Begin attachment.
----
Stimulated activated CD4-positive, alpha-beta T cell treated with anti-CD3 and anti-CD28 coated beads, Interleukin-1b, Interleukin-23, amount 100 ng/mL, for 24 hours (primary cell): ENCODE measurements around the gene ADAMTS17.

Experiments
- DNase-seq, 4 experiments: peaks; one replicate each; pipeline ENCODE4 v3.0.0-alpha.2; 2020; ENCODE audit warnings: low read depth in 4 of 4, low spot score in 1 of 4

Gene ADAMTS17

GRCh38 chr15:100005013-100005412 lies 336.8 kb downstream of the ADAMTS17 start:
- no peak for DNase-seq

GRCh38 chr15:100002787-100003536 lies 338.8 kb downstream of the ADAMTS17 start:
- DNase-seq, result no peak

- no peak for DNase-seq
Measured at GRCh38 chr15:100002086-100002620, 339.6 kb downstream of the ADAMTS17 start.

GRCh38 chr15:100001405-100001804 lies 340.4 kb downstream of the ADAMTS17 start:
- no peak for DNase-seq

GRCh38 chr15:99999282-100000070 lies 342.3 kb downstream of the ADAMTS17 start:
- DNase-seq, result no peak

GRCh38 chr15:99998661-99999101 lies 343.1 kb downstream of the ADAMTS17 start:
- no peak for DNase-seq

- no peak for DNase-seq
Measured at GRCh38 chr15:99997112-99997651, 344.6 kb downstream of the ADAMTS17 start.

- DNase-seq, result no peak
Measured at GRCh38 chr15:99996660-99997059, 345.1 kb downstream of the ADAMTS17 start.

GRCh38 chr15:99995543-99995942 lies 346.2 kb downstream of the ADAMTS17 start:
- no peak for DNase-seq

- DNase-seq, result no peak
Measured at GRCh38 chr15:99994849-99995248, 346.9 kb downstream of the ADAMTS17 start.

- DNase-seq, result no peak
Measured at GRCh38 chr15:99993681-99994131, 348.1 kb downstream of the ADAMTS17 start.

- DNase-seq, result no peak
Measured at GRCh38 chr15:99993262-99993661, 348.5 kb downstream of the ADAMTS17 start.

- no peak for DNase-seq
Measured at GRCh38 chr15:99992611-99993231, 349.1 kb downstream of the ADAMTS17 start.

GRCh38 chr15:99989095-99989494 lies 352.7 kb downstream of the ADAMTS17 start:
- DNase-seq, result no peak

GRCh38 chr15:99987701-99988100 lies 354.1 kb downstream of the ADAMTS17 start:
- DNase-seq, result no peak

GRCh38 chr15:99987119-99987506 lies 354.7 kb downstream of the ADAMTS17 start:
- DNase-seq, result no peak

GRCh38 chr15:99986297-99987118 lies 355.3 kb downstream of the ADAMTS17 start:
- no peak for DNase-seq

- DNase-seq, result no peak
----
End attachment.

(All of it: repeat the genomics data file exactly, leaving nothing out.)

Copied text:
Stimulated activated CD4-positive, alpha-beta T cell treated with anti-CD3 and anti-CD28 coated beads, Interleukin-1b, Interleukin-23, amount 100 ng/mL, for 24 hours (primary cell): ENCODE measurements around the gene ADAMTS17.

Experiments
- DNase-seq, 4 experiments: peaks; one replicate each; pipeline ENCODE4 v3.0.0-alpha.2; 2020; ENCODE audit warnings: low read depth in 4 of 4, low spot score in 1 of 4

Gene ADAMTS17

GRCh38 chr15:100005013-100005412 lies 336.8 kb downstream of the ADAMTS17 start:
- no peak for DNase-seq

GRCh38 chr15:100002787-100003536 lies 338.8 kb downstream of the ADAMTS17 start:
- DNase-seq, result no peak

- no peak for DNase-seq
Measured at GRCh38 chr15:100002086-100002620, 339.6 kb downstream of the ADAMTS17 start.

GRCh38 chr15:100001405-100001804 lies 340.4 kb downstream of the ADAMTS17 start:
- no peak for DNase-seq

GRCh38 chr15:99999282-100000070 lies 342.3 kb downstream of the ADAMTS17 start:
- DNase-seq, result no peak

GRCh38 chr15:99998661-99999101 lies 343.1 kb downstream of the ADAMTS17 start:
- no peak for DNase-seq

- no peak for DNase-seq
Measured at GRCh38 chr15:99997112-99997651, 344.6 kb downstream of the ADAMTS17 start.

- DNase-seq, result no peak
Measured at GRCh38 chr15:99996660-99997059, 345.1 kb downstream of the ADAMTS17 start.

GRCh38 chr15:99995543-99995942 lies 346.2 kb downstream of the ADAMTS17 start:
- no peak for DNase-seq

- DNase-seq, result no peak
Measured at GRCh38 chr15:99994849-99995248, 346.9 kb downstream of the ADAMTS17 start.

- DNase-seq, result no peak
Measured at GRCh38 chr15:99993681-99994131, 348.1 kb downstream of the ADAMTS17 start.

- DNase-seq, result no peak
Measured at GRCh38 chr15:99993262-99993661, 348.5 kb downstream of the ADAMTS17 start.

- no peak for DNase-seq
Measured at GRCh38 chr15:99992611-99993231, 349.1 kb downstream of the ADAMTS17 start.

GRCh38 chr15:99989095-99989494 lies 352.7 kb downstream of the ADAMTS17 start:
- DNase-seq, result no peak

GRCh38 chr15:99987701-99988100 lies 354.1 kb downstream of the ADAMTS17 start:
- DNase-seq, result no peak

GRCh38 chr15:99987119-99987506 lies 354.7 kb downstream of the ADAMTS17 start:
- DNase-seq, result no peak

GRCh38 chr15:99986297-99987118 lies 355.3 kb downstream of the ADAMTS17 start:
- no peak for DNase-seq

- DNase-seq, result no peak